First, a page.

My first couple of months at Codurance

Some background

Five Characteristics of a Great Company CultureSome of you may know me from the various meetups in the city, especially my attendance at a number of LJC and LSCC meetup events. Attending these events I learnt about various conferences like Devoxx, SoCraTes, JAX LondonJava2Days, OpenFest, and I ended up attending and later presenting on various topic including Adopt OpenJDK.

During this time I met a lot of people with various levels of experience and my interest and urge to learn more about the Java/JVM platform, Code Quality, Software Design, XP Practices, Software Craftsmanship, etc…, were on the rise and saw no end. And whilst attending these events I came across Sandro and Mash, who were in those days hosting LSCC events. I went to many of LSCC events, especially liked the hands-on sessions (which are still my favourite).

I also noticed that many things I learnt at such events and conferences wouldn’t always be immediately recognised or accepted at the workplace. And moving to another work environment didn’t always solve this problem fully. I found that I wasn’t learning what I wanted from my peers and the things I learnt from the community I couldn’t apply at work. Besides very few were really in tuned with what the community was about. So one fine day I decided to take charge of my career and make a serious decision and take up the Apprenticeship program offered by Codurance and go through the process.

I was urged to go this way after being inspired by Sandro’s book: The Software Craftsman, attending all the SoCraTes UK conferences, and meeting with developers who valued and took pride of their work namely their craft.

I was urged to go this way after being inspired by Sandro’s book: The Software Craftsman, attending all the SoCraTes UK conferences, and meeting with developers who valued and took pride of their work namely their craft.

Where we are just now

It’s now been nearly two months since I have been working for Codurance, a formidable force. And so it’s also about time that I share my experiences with my fellow mates and the community around me.

During my first few weeks at Codurance, I have been busy learning various things that have been chalked out for becoming a craftsman.

When working on a kata or learning a concept, we paired or did what is known as ‘mob programming’ along with other apprentices and craftsmen. And most of the time used the pomodoro technique. Time boxing our work in intervals is something done both in groups and working individually. We would have a lot of discussions and retrospectives after working on a problem or writing some code from scratch.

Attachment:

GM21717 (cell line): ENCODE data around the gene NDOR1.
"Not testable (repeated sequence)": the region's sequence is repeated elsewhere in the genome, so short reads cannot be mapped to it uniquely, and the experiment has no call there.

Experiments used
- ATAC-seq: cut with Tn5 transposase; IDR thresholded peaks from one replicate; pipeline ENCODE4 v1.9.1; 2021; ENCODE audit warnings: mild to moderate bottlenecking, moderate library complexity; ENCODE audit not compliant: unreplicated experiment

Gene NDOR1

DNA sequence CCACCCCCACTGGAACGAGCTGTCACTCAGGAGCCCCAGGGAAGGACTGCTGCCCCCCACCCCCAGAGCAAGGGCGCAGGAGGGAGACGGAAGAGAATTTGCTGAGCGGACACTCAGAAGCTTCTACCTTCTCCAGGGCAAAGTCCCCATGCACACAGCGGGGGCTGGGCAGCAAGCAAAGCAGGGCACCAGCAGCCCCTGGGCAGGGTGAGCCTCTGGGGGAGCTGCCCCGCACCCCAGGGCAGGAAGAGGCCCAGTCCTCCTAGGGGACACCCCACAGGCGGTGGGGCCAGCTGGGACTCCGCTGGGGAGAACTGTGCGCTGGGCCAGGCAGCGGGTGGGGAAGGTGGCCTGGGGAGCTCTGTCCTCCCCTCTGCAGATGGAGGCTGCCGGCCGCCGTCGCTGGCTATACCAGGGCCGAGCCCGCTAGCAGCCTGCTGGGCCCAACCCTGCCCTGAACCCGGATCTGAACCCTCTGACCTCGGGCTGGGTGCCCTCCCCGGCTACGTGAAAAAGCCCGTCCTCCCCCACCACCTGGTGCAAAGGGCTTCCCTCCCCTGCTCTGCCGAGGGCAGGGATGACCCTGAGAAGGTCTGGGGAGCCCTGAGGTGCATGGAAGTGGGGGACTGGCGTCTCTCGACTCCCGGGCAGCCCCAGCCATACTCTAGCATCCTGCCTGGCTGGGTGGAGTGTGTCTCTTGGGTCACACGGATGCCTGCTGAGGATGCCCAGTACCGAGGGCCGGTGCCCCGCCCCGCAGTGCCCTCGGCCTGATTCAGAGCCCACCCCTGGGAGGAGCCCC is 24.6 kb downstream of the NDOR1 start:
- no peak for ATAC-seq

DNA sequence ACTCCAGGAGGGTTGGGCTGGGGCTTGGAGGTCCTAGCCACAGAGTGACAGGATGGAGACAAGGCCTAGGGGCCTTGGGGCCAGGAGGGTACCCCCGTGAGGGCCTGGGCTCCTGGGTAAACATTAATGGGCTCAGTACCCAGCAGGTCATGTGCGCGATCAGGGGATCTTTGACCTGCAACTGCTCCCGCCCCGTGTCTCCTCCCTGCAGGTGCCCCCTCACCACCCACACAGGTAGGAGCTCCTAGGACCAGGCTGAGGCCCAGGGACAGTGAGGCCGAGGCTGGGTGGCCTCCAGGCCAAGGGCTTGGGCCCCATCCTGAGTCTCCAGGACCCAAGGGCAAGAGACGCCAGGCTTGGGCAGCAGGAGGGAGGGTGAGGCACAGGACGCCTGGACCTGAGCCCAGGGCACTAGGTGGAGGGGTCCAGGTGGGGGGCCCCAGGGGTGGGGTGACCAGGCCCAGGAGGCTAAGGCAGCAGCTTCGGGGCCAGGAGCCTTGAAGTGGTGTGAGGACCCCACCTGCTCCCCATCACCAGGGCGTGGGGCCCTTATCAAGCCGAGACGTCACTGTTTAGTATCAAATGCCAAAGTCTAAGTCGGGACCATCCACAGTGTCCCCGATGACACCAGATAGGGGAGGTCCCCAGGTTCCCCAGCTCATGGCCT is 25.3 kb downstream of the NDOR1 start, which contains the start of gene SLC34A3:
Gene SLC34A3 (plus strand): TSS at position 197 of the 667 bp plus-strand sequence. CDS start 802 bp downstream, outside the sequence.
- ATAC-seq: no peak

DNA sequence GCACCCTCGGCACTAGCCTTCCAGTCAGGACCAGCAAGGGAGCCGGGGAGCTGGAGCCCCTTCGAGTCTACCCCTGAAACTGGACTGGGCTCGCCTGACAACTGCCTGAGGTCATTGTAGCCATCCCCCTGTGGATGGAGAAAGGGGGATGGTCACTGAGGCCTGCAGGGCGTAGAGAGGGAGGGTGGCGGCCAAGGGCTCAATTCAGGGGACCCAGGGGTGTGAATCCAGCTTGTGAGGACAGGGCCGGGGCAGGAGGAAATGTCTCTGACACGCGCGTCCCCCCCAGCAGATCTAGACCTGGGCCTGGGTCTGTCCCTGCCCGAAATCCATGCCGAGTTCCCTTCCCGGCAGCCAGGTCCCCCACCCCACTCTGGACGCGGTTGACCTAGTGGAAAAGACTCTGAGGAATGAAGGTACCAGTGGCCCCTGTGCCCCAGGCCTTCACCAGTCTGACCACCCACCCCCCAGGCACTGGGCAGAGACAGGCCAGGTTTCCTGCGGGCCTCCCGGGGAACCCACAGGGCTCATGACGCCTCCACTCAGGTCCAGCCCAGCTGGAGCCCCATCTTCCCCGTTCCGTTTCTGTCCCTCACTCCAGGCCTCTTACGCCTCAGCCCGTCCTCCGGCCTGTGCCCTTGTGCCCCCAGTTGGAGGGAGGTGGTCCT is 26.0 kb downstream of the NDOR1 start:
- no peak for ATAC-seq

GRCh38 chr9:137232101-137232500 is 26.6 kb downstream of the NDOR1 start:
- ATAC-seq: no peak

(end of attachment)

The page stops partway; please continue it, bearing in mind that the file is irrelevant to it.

Structure of my program

We used an internal tool based on the concept of Impact Mapping. I soon got interested in it when I saw my colleague Franzi (who is now a craftswoman) had used it to plan out her Apprenticeship route. Such a tool helps map out our goals and the tasks we need to perform to achieve it. And this can differ from person-to-person, depending on what they want to work on (driven by the Apprentice).

My mentor and other craftsmen reviewed them to get an idea of what I wanted to achieve for myself. And then its up to me to apply my own drive and perseverance to achieve the individual stories. My mentor and I meet and talk informally on a regular basis, many times pairing on a kata or a project or on the white board trying to get my head around a concept.

Days in the life of an Apprentice

I found the working hours quite flexible, remote working is also an option (when you are on the bench or if the client allows, if you are in a project). Our co-founders are understanding and compassionate about our individual situations.

Meetings are at their minimum, except for a weekly Apprentices meeting (run by an Apprentice and guided by at least one Craftsperson) and a bi-monthly company-wide catchup.

The Apprentices meetings are full of fun — we are accompanied by at least one Craftsperson, who disperses their knowledge and experience from a wide variety of topics designed to help us in the journey and fill the gaps in our knowledge and experience.

A bi-monthly catchup involves sharing of knowledge via lightning talks, discussions and pairing sessions on pet projects over pizzas and beer (and of course veggies and non-alcoholic beverages for the teetotalers).

Katas, code reviews, mob programming and projects make up a learning week – all of these done individually or when pairing with another.

Katas

On a daily basis I have worked on different katas or try to solve the same kata in various different ways (using different testing and refactoring approaches). This in turn gave me better insights into designing and refactoring techniques. Trying to solve the same problem in different ways has a positive impact on our problem solving skills especially when writing code. In my case I also learnt how to use the different libraries and methods to write tests. I would like to cite Samir, thanks to you, for the suggesting this approach during the first week of my Apprenticeship.

Code reviews

Just last week we did a group code review and time-boxed ourselves, performed a retrospective at the end of each interval and ensured we delivered a good chunk of the feedback before close of play. Such regular code review exercises are helping all of us learn about how to code better as we are not only learning from feedback from the tools we used, but also through exchange of feedback from our peers who were involved in the group code review session.